few days one can make the simplifying assumption that the returns Ri i=1 are independent
and identically distributed. First, for time periods spanning more than a few years, the returns
are not identically distributed. To obtain the current reading and forecast for the volatility, it is standard practice either to use only recent data or to use a weighting scheme to
attribute a lesser weight to older data or to model the intertemporal dependencies by means
of more elaborate statistical models, such as ARCH and GARCH [Eng82, Bol86, Nel91,
Hul00].
4.1 Risk-Factor Models
243
FIGURE 4.3 Scatter plot of relative returns for BCE and Canadian Tire.
4.1 Risk-Factor Models
Recall that, in the random-walk model, returns are modeled as a sequence Ri i=1 of independent and identically distributed random variables. In this section, we discuss three different
instances of this model, three different alternatives for the distribution of the random variables: the normal random walk, the asymmetric Student’s t-distribution and the nonparametric
density estimator due to Parzen [Par61]. The methods will be generalized to the multivariate
case in the next section.
4.1.1 The Lognormal Model
In the lognormal model, the distribution of log-returns
Ri ∼ N
is normal with mean
i=1 2
2
(4.9)
and volatility . The mean can be estimated using the sample returns
=
1
d
d
ri
i=1
(4.10)
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. Numerical methods for value-at-risk
and the variance by
2
=
1
d−1
d
ri −
2
(4.11)
i=1
See, for instance, [LM86]. Some authors advocate using estimators that give more weight to
recent returns than to old ones (see, for example, [Mor96a, Hul00]).
To illustrate the performance, we estimate the parameters
and 2 for daily returns
for the BCE time series. Figure 4.4 shows the quantile-quantile plot3 for the fitted normal
distribution. It is clear that the normal model is a good approximation for small returns, but
FIGURE 4.4 Quantile-quantile plot for the normal random walk with parameters estimated from
4 years of daily returns for BCE.
3
A quantile-quantile plot is a method for comparing two distributions. Given a set of observations, we use it to
compare the empirical distribution and a distribution fitted to this data. Sorting the observations gives the empirical
cumulative distribution functions (cdfs). Each observation, which corresponds to a quantile, and the corresponding
quantile for the fitted distribution are marked in the plot. If the two distributions are the same, the points fall on
the diagonal reference line. Deviations from the diagonal line indicate that one distribution has fatter or thinner tails
with respect to the other. To learn more about this, the reader is referred to the relevant numerical project in Part II.
245
4.1 Risk-Factor Models
for both the negative and positive tails the distribution does not fit the data. Fat tails are
typical for stock returns; to estimate value-at-risk, where we need to compute tail quantiles,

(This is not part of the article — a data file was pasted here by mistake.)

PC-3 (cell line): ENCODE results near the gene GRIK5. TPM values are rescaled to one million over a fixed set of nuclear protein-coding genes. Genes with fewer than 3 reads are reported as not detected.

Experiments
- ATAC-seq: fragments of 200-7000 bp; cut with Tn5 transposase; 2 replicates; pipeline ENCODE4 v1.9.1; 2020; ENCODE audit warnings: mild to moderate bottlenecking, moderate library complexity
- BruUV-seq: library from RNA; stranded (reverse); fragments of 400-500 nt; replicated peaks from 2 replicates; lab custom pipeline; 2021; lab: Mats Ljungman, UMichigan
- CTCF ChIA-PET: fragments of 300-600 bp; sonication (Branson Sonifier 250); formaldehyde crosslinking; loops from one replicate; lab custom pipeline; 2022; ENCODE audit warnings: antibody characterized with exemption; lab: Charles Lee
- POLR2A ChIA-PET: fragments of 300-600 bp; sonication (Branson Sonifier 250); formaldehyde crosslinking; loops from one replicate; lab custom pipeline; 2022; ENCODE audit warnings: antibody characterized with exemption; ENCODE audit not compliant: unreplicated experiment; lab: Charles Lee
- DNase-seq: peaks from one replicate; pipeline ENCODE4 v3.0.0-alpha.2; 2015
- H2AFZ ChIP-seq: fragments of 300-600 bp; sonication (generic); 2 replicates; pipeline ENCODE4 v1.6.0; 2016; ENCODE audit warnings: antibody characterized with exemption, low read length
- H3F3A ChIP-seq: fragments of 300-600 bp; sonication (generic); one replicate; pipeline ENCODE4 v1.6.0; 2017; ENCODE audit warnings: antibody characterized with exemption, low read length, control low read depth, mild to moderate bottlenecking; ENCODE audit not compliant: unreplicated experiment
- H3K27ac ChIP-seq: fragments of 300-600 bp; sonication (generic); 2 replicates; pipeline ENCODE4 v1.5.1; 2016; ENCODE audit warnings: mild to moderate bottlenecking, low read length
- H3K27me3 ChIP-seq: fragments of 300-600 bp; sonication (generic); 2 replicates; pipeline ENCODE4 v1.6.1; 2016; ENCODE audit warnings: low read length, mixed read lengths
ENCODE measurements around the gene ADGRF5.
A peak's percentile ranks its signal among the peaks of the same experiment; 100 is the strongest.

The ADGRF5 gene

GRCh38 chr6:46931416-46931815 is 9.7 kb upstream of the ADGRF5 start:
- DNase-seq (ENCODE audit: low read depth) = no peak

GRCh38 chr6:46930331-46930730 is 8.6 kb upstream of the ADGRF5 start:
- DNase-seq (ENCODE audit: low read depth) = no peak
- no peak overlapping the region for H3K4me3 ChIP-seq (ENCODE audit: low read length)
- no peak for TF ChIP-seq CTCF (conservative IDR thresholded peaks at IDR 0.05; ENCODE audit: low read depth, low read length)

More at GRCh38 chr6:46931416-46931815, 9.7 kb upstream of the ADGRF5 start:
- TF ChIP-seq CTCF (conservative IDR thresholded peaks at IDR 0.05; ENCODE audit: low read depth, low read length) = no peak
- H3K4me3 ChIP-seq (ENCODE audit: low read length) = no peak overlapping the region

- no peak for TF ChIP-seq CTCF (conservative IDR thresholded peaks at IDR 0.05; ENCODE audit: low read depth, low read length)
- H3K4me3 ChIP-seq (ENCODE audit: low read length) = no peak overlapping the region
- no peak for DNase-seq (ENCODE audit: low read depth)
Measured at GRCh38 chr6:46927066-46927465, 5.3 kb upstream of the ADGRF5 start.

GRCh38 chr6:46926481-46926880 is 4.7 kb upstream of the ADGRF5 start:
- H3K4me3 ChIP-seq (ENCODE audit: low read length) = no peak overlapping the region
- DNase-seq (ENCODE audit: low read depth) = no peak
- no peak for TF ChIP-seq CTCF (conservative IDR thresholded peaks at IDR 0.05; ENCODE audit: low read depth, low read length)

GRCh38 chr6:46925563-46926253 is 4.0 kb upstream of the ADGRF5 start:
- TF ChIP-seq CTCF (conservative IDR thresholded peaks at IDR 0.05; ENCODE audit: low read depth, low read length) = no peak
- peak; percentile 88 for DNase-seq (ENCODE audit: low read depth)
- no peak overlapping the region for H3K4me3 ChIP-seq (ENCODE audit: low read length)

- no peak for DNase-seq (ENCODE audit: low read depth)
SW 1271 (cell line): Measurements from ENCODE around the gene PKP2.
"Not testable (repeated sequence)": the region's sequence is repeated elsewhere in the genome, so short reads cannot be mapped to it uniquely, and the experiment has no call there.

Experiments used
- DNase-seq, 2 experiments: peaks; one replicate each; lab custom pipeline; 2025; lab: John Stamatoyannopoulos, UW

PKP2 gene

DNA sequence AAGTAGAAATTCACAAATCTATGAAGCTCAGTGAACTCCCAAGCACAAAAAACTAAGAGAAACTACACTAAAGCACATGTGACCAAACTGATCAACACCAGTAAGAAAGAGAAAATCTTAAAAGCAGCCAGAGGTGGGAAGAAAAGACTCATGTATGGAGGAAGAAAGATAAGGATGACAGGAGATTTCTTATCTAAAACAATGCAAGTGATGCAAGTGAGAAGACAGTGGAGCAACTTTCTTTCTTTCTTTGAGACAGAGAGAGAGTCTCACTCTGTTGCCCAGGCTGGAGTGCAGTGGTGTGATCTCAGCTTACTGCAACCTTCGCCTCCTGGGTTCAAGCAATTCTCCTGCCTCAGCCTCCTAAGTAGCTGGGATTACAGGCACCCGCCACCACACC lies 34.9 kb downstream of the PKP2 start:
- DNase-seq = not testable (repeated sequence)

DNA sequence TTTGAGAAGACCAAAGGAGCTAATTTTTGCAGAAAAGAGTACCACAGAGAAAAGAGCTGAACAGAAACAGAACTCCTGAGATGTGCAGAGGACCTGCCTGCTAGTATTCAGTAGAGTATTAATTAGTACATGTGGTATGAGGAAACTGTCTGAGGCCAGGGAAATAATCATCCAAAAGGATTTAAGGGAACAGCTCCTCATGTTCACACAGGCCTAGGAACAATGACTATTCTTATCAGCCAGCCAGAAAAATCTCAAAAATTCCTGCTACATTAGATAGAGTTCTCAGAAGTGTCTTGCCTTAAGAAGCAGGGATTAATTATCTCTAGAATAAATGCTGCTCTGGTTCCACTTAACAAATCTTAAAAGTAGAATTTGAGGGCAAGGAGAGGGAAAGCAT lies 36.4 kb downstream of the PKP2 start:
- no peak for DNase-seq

the normal model is less suitable. The next two subsections explore different approaches to
construct random-walk models with more realistic tails.
4.1.2 The Asymmetric Student’s t Model
Student’s t-distributions have fat tails. The density for a t-distributed random variable is
+1
2
=
pT x
1+
√
−
x2
+1
2
x∈
(4.12)
2
= 0, and the variance for
the mean is
> 2 is
2
=
(4.13)
−2
The normalization factor involves the gamma function · . The degrees of freedom control
the fatness of the tails; as → , the distribution converges to the normal distribution.
An alternative to the normal model is to define a random walk with t-distributed increments. Since the fatness of the tails can be different for negative and positive returns, we
generalize this idea and let each random variable in the sequence Ri i=1 be distributed as
+ −2
1−
A = m+
− −2
B T+ +
+
−
B − 1 T−
(4.14)
The random variables T+ and T− are t-distributed with degrees of freedom + and − ,
respectively. The random variable B is a Bernoulli random variable; B takes the value 0 or 1
with probability 5. The random variables T− , T+ , and B are independent. We say that A is an
asymmetric Student’s t-distributed random variable. The density, figuratively a density made
up of a Student’s t pdf cut in half, is
px =
⎧ √
⎪
⎨ pT
⎪
⎩ pT
x−m
−
√
− −2
−
√
+
+ −2
x−m
√
1−
√
1−
√
+
−
− −2
if x ≤ m,
+
+ −2
(4.15)
if x > m.
Since the two regions each make up half of the density, m is the median of the distribution,
and, with a little algebra, it is easy to derive moment properties relative to the median. We
then have the following result, whose proof is left as an exercise.
Proposition 4.1. Suppose that − > 4 and + > 4. Then an asymmetric t-distributed random
variable, defined by equation (4.14), satisfies the following moment properties:
(i) The expectation is
⎡
1
= E A−m =
⎣
+ +1
2
+
2
1−
√
+ −2
+ −1
−
− +1
2
−
2
√
− −2
− −1
⎤
⎦
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(ii) The second moment is
2
= E A−m
=
2
2
(iii) The second conditional moments are, for negative values,
2
−
= E A−m
2
A≤m =2
2
and, for positive values,
2
+
= E A−m
2
A>m =2
1−
2
(iv) The fourth conditional moments are, for negative values,
4
−
= E A−m
4
A≤m =2
3+
4 2
6
− −4
and, for positive values,
4
+
= E A−m
4
A>m =2
1−
4
3+
2
6
+ −4
Once the moment properties are known, estimating the parameters in the model is straightforward. The first step is to compute the median m of the observed returns ri di=1 by sorting
the samples and taking m to be the order-k value if d = 2k + 1 is odd, or the average of
the order-k and-(k + 1) values if d = 2k is even. Then find the sample estimate for the
second moment
2
=
d
1
d−1
ri − m
2
i=1
We then estimate the contribution to the second moment from the negative and the positive
halves. Let d = d− + d+ , where d− and d+ are the number of observations less than and
greater than m, respectively. Then
=
1
2 2 d−
ri − m
2
ri ≤m
Finally, using the sample estimates for the fourth moments,
4
−
=
2
d−
ri − m
4
4
+
and
ri ≤m
we can solve for estimates of the degrees of freedom
−
6
=
2
=
4
−
4 2
−3
+4
and